Children’s incredible learning may be due to 1 chemical in the brain: ScienceAlert

Children’s incredible learning may be due to 1 chemical in the brain: ScienceAlert

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Compared to adults, children are fast learners, their developing brains absorbing information at a mind-boggling speed. Somehow, their neurons not only incorporate new knowledge more easily, but hold onto it firmly, even in a constant stream of new experiences.

Now a team of neuroscientists from the University of Regensburg in Germany and Brown University in the US may have discovered what makes young brains so efficient.

It’s all because of a brain chemical known as GABA (gamma-aminobutyric acid), which increases in children during and after learning, turning their young brains into ‘super-sponges’.

“It is often assumed that children learn more effectively than adults, although the scientific support for this assumption is tenuous at best,” says study co-author Takeo Watanabe, a cognitive psychologist at Brown University.

Looking for the brain mechanisms involved, the team used an advanced neuroimaging technique called functional MRS (fMRS) to indirectly measure GABA concentrations in children’s visual cortex during a visual learning activity to see how it differed from adults.

Measurements were made on 55 children aged 8 to 11 years and 56 adults aged between 18 and 35 years, spanning three different periods: before the visual learning task began, during the learning process and after the activity was finished.

The results showed that GABA levels in adults remained constant throughout the experiment. Meanwhile, children’s GABA levels are much more adventurous.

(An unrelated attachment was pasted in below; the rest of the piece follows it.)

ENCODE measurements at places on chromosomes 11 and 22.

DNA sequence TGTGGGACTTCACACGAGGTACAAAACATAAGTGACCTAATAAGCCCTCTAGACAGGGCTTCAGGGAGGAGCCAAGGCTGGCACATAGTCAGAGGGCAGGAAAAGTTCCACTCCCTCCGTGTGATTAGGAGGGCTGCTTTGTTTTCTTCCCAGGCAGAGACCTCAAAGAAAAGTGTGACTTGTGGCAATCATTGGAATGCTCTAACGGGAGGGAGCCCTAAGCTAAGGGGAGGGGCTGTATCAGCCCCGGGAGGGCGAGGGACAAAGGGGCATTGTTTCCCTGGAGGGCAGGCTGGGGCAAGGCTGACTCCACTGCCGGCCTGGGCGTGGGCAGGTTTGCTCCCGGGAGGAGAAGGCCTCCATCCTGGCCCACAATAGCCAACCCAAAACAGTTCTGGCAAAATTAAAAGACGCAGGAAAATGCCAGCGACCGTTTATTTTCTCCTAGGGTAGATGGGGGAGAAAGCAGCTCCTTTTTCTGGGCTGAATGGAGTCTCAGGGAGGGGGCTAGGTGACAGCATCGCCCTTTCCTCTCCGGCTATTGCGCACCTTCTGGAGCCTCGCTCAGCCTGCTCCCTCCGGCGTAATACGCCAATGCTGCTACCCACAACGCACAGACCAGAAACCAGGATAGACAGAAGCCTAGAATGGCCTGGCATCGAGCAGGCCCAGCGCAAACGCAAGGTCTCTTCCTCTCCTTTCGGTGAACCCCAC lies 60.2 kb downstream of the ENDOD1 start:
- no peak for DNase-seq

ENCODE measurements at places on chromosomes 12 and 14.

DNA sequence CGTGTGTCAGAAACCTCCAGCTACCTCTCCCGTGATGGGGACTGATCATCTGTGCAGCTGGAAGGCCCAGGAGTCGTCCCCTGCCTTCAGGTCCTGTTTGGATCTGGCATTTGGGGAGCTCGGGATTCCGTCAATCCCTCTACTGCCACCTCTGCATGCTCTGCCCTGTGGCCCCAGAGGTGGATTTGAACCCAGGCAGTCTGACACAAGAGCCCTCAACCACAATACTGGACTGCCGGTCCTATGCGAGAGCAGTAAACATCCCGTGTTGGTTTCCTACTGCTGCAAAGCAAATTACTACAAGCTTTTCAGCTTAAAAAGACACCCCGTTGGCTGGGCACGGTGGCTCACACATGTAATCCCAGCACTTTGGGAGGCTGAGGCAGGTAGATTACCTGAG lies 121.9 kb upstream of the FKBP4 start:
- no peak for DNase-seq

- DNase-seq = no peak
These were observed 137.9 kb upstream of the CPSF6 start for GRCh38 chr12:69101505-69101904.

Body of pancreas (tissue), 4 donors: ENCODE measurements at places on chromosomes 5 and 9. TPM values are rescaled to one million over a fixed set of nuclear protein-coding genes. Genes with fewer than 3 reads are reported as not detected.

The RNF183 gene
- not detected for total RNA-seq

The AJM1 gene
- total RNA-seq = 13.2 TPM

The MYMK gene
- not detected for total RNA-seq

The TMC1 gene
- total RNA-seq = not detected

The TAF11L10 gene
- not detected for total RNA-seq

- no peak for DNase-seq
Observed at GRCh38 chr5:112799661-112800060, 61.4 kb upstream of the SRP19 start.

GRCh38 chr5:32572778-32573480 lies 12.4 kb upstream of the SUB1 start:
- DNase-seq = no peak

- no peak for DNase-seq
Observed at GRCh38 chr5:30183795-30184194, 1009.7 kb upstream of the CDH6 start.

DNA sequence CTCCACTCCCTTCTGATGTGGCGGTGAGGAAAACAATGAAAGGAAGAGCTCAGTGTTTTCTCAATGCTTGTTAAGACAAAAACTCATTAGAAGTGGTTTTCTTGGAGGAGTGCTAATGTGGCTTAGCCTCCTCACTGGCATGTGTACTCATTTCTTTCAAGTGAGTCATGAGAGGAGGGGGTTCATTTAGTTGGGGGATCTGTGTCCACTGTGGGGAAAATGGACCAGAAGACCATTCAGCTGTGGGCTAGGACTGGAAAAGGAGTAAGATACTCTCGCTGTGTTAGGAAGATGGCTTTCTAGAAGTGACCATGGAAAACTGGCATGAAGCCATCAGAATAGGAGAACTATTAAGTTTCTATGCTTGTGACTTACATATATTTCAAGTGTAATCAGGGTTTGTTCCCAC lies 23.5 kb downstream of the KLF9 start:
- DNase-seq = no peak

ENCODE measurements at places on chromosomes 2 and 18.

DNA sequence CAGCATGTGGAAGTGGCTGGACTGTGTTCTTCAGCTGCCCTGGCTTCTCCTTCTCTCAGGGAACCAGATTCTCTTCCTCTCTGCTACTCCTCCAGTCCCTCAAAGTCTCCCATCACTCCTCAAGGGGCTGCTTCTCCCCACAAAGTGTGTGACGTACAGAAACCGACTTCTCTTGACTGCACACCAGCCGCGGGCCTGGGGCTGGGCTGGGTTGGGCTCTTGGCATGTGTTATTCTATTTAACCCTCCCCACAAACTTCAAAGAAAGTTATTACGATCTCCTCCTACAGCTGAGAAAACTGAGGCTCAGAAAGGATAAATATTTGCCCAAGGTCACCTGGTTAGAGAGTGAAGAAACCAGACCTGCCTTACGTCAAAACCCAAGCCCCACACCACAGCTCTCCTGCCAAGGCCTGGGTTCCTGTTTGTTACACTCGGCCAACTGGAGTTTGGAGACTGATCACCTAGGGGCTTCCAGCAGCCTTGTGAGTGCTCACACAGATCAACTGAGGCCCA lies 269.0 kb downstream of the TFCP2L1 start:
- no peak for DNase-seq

“What we found was a rapid increase in GABA in children associated with learning,” says Watanabe. And not just during learning – high GABA levels continue into the post-learning period.

This is a revealing discovery, Watanabe says.

GABA is a chemical messenger in the brain known to be important in the process of learning new information. It also plays a key role in stabilization, a “cooling off period” after learning through which fragile new neural networks consolidate and information is successfully stored.

But if something new is learned during the cooling-off period, a phenomenon called “retrograde interference” occurs, in which previously learned information is canceled or destroyed—it slips out of our brains.

Think of it like letting a pie cool after it’s taken out of the oven. Leaving it out gives the starches in the filling a chance to set into a gel that will hold everything nicely in place. However, if you cut the pie during the cooling period, the hot filling is runny and spills.

With the new knowledge of the children’s GABA levels on board, the team then conducted behavioral experiments to see if this was what allowed visual learning to stabilize more quickly. What they found was astonishing.

Adults need a “cooling off period” of one hour to allow for stabilization. However, the children were able to relearn within 10 minutes without undoing what they had previously learned. In other words, thanks to their high levels of GABA, their pie hardens much faster.

“We found that robustness to retrograde perturbations, and thus stabilization, indeed occurs within minutes of the end of training in children, whereas learning is fragile in adults at least one hour after training,” the researchers wrote in their newspaper.

“This rapid stabilization of learning in children allows them to learn more subjects within a given period of time and makes learning more efficient in children than in adults.” explains psychologist and cognitive neuroscientist Sebastian Frank, co-author of the study now at the University of Regensburg in Germany.

The researchers also found that successive learning sessions appeared to further increase the children’s GABA concentration, allowing even faster stabilization of previous learning.

“Therefore, our results point to GABA as a key player in achieving effective learning in children.” says Frank.

Although it should be noted that this study was done on visual learning, Watanabe believes these findings can be generalized to other types of learning involving memory.

Excitingly, these findings could be used to help adults learn more effectively.

“For example, a new technology or therapy could be developed to increase the amount of GABA in the brains of adults,” Watanabe says. “That’s one possible application.”

This research was published in Current Biology.

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